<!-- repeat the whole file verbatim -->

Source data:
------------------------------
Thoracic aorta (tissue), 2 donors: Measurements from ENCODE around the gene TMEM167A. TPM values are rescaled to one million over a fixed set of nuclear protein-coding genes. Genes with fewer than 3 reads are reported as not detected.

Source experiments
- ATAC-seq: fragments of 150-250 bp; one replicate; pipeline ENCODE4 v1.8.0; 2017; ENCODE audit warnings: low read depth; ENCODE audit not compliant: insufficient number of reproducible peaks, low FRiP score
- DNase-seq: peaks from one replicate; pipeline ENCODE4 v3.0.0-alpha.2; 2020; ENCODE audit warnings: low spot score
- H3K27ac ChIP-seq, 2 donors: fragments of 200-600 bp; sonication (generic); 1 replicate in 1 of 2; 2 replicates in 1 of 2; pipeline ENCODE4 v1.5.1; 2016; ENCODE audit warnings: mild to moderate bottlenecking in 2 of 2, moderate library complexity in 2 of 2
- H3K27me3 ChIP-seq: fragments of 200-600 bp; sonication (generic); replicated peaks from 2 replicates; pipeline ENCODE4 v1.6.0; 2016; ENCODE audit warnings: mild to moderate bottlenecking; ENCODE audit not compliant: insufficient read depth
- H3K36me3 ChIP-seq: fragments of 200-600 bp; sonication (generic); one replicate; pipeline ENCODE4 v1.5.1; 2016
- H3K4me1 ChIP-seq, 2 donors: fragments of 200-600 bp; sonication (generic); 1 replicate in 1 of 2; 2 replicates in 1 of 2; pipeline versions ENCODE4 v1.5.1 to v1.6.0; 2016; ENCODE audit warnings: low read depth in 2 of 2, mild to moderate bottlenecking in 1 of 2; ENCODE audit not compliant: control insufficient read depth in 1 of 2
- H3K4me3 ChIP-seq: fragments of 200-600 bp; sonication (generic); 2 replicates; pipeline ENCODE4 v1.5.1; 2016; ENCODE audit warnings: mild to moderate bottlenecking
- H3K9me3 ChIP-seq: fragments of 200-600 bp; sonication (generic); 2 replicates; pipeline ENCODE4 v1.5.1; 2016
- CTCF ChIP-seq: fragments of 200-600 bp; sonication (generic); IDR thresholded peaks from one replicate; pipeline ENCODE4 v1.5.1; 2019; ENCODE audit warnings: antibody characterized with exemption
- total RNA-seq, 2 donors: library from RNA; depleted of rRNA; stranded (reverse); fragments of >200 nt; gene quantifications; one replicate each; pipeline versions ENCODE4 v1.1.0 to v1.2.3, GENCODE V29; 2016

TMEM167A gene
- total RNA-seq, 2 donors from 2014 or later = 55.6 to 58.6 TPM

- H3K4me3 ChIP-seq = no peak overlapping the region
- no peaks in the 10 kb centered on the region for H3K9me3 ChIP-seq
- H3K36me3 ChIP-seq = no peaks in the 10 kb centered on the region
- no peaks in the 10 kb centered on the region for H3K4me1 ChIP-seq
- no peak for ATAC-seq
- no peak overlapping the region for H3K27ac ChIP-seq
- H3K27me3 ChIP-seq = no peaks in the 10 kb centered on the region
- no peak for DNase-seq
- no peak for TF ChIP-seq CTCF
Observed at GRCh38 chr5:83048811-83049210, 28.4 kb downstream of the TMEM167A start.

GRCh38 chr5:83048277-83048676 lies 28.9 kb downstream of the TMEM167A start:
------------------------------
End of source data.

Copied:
Thoracic aorta (tissue), 2 donors: Measurements from ENCODE around the gene TMEM167A. TPM values are rescaled to one million over a fixed set of nuclear protein-coding genes. Genes with fewer than 3 reads are reported as not detected.

Source experiments
- ATAC-seq: fragments of 150-250 bp; one replicate; pipeline ENCODE4 v1.8.0; 2017; ENCODE audit warnings: low read depth; ENCODE audit not compliant: insufficient number of reproducible peaks, low FRiP score
- DNase-seq: peaks from one replicate; pipeline ENCODE4 v3.0.0-alpha.2; 2020; ENCODE audit warnings: low spot score
- H3K27ac ChIP-seq, 2 donors: fragments of 200-600 bp; sonication (generic); 1 replicate in 1 of 2; 2 replicates in 1 of 2; pipeline ENCODE4 v1.5.1; 2016; ENCODE audit warnings: mild to moderate bottlenecking in 2 of 2, moderate library complexity in 2 of 2
- H3K27me3 ChIP-seq: fragments of 200-600 bp; sonication (generic); replicated peaks from 2 replicates; pipeline ENCODE4 v1.6.0; 2016; ENCODE audit warnings: mild to moderate bottlenecking; ENCODE audit not compliant: insufficient read depth
- H3K36me3 ChIP-seq: fragments of 200-600 bp; sonication (generic); one replicate; pipeline ENCODE4 v1.5.1; 2016
- H3K4me1 ChIP-seq, 2 donors: fragments of 200-600 bp; sonication (generic); 1 replicate in 1 of 2; 2 replicates in 1 of 2; pipeline versions ENCODE4 v1.5.1 to v1.6.0; 2016; ENCODE audit warnings: low read depth in 2 of 2, mild to moderate bottlenecking in 1 of 2; ENCODE audit not compliant: control insufficient read depth in 1 of 2
- H3K4me3 ChIP-seq: fragments of 200-600 bp; sonication (generic); 2 replicates; pipeline ENCODE4 v1.5.1; 2016; ENCODE audit warnings: mild to moderate bottlenecking
- H3K9me3 ChIP-seq: fragments of 200-600 bp; sonication (generic); 2 replicates; pipeline ENCODE4 v1.5.1; 2016
- CTCF ChIP-seq: fragments of 200-600 bp; sonication (generic); IDR thresholded peaks from one replicate; pipeline ENCODE4 v1.5.1; 2019; ENCODE audit warnings: antibody characterized with exemption
- total RNA-seq, 2 donors: library from RNA; depleted of rRNA; stranded (reverse); fragments of >200 nt; gene quantifications; one replicate each; pipeline versions ENCODE4 v1.1.0 to v1.2.3, GENCODE V29; 2016

TMEM167A gene
- total RNA-seq, 2 donors from 2014 or later = 55.6 to 58.6 TPM

- H3K4me3 ChIP-seq = no peak overlapping the region
- no peaks in the 10 kb centered on the region for H3K9me3 ChIP-seq
- H3K36me3 ChIP-seq = no peaks in the 10 kb centered on the region
- no peaks in the 10 kb centered on the region for H3K4me1 ChIP-seq
- no peak for ATAC-seq
- no peak overlapping the region for H3K27ac ChIP-seq
- H3K27me3 ChIP-seq = no peaks in the 10 kb centered on the region
- no peak for DNase-seq
- no peak for TF ChIP-seq CTCF
Observed at GRCh38 chr5:83048811-83049210, 28.4 kb downstream of the TMEM167A start.

GRCh38 chr5:83048277-83048676 lies 28.9 kb downstream of the TMEM167A start: